My real question is what does all this mean for divine inspiration?

The authors are human. But In what sense are we dealing with human documents? The authors are shaped by their context, we all acknowledge that. But does ‘context’ also mean that their writings reflect their sinful biases, ambitions, prejudices and presuppositions? Did these parts of their lives make it in? Or did God edit those bits out? (things which can’t be answered by appeals to progressive revelation) Does acknowledging ‘context’ mean accepting that authors may have held different understandings of what constitutes an historical fact? Should we accept all parts of the Old Testament equally (including the offensive bits), or assess them in light of the overall thrust of the Bible, particularly Jesus’ teaching? Am I even allowed to question a Biblical author?

We need to talk about this, not just at Bible colleges, but in our churches.

In years of attending evangelical churches I’ve never heard anything about historicity of the Old Testament (other than Jesus believed it so it’s good enough for me) or how to read it (other than ‘it’s all about Jesus’) in a way that acknowledges these criticisms. Perhaps pastors don’t feel qualified to train us on these issues. Perhaps they don’t want to scare us or confuse us. Perhaps it’s easier to pretend that the Bible fell from heaven. Whatever it is, I’m not sure why we’re not talking about these issues.

The problem is that while we’re not getting leadership and teaching on these issues from Christian leaders, Christians are going to come across it from other places. Most of my knowledge of debates surrounding the Old Testament originally came from atheists – atheists friends on facebook wanting to pick a fight. The thing is, we’ve all got internet. Christians in the pews are getting more and more exposure to critiques that previously just touched the academy. Moreover, as long as leaders aren’t willing to raise issues of source criticism, it will remain a taboo issue. A lonely question you can’t ask and a doubt that festers.

The Evolution of AdamFinally, I will just mention that Peter Enns is one evangelical who is willing to talk about this stuff with a popular audience. I don’t agree with everything he writes, but at least he’s opening a conversation. He is author of The Evolution of Adam and Inspiration and Incarnation (which argues that we must consider the Bible to be both human and divine) and blogs here.

How do you approach the Old Testament? Do you know people who are talking about these issues? Where would you go to discuss them?


Happy Friday everyone.

On the atonement

I’m halfway through these lectures from Fuller and loving them. What DID Jesus Do? The Atonement Symposium Videos

On the weather and climate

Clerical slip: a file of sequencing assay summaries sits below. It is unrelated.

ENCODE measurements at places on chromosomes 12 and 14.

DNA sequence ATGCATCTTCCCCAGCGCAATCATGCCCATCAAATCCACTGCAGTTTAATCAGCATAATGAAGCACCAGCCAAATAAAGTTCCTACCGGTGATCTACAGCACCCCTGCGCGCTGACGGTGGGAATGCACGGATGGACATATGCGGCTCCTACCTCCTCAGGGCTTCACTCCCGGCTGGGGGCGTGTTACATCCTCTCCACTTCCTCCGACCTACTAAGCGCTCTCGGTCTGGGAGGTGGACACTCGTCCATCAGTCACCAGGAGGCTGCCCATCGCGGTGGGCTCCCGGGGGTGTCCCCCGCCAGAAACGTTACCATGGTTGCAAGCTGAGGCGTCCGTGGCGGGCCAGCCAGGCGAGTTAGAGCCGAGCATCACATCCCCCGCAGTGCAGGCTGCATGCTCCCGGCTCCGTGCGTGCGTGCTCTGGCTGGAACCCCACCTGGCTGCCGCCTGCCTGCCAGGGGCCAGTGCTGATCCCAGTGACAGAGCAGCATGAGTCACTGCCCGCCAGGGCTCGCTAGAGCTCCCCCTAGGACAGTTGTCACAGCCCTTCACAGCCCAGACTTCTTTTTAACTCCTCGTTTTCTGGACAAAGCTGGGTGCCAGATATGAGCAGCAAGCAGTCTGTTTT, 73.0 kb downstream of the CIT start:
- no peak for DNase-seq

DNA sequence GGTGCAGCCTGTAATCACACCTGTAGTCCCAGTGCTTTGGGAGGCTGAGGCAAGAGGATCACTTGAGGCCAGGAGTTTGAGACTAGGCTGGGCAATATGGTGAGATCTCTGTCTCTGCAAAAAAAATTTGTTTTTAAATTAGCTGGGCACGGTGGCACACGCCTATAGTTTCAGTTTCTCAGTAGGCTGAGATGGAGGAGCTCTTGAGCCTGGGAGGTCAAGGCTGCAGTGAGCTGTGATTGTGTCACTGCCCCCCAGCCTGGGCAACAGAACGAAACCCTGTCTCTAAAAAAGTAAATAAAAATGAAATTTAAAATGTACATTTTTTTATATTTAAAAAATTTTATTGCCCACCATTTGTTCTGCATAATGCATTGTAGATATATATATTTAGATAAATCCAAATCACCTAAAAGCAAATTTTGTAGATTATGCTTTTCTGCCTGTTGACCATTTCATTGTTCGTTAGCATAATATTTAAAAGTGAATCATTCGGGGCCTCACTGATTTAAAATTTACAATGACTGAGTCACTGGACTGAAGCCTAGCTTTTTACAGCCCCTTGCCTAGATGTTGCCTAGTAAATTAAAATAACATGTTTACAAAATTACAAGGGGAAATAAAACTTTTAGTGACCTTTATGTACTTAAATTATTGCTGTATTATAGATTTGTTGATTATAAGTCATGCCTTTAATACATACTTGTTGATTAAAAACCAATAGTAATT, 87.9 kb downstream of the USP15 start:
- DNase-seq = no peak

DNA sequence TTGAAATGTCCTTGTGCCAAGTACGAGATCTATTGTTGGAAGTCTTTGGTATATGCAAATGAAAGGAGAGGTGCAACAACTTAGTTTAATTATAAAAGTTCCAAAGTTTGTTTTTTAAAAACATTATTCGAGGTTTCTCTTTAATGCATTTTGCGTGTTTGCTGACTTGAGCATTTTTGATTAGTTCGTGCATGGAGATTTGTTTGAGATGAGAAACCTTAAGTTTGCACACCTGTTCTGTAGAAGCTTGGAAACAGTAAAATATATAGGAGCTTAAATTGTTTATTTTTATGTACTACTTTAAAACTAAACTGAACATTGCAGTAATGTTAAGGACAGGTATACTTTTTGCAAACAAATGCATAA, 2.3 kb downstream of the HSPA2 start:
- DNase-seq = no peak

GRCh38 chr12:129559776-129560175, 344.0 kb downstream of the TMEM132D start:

Tim Flannery As Australia burns, attitudes are changing. But is it too late?

On lust

When it comes to dressing modestly, I generally think that if my conscience is clear and I’ve dressed to attract no one else but my husband, then if a guy lusts it’s his own problem. Morgan Guyton Lust patriarchy and capitalism made me re-think this.

On church growth

Nathan Campbell Spurgeon v Augustine; Egyptian gold, “faithful preaching”, equilateral triangles and church growth

On good books

I confess to having read none of these books. But I will. Scott Stephens Why the best books of 2012 were so good

On the trolls

Jon Acuff Proverbs 9

On violence

This one’s a challenge. I mostly posting it because I read Nahum last week and am still in shock – I had much the same concerns. Wil Gafney God, the Bible and rape

Also, on the recent shootings and masculinity: David Leonard The unbearable invisibility of white masculinity

On compulsory voting

Mungo MacCallum Visionary voting reform if it works in your favour

On women in ministry

Michael Bird has written a response to Peter Bolt’s review of his book – The Achilles heel of two complimentarian objections

I’ve been pretty disappointed by the responses to Dickson’s book (Lionel Windsor excluded). Dickson’s been dismissed out of hand with little engagement with his argument – a little embarrassing from people who should know better.

On alcohol

This is from Prohibition, what did they do with all the booze? Literal rivers of booze.


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Dickson on why 1 Timothy 2:12 doesn’t prohibit women giving sermons

Let a woman learn quietly with all submissiveness. I do not permit a woman to teach or to exercise authority over a man; rather, she is to remain quiet.

Could there be anything else to say about 1 Timothy 2:12? According to John Dickson, yes. He’s just come out with a new e-book: Hearing her Voice; A Case for Women Giving Sermons. He says something I haven’t heard before. Not everyone in Sydney thinks alike.

‘Hearing her voice’ is a bit of an odd title because it’s not really about ‘her voice’. He doesn’t give much space to discussing why ‘her voice’ might be worth hearing or why we’re missing out by not hearing it (i.e. that she might offer a different perspective to men).

The second half of the title – women giving sermons – is the point. This book is almost exclusively about women giving sermons. Dickson doesn’t stuff around with warming examples or analogies, he doesn’t pursue other ideas to see where they might lead us. The book gets straight to the point. I like that. You can read it in one session. His argument is simply that 1 Timothy 2:12 does not prohibit women from giving sermons.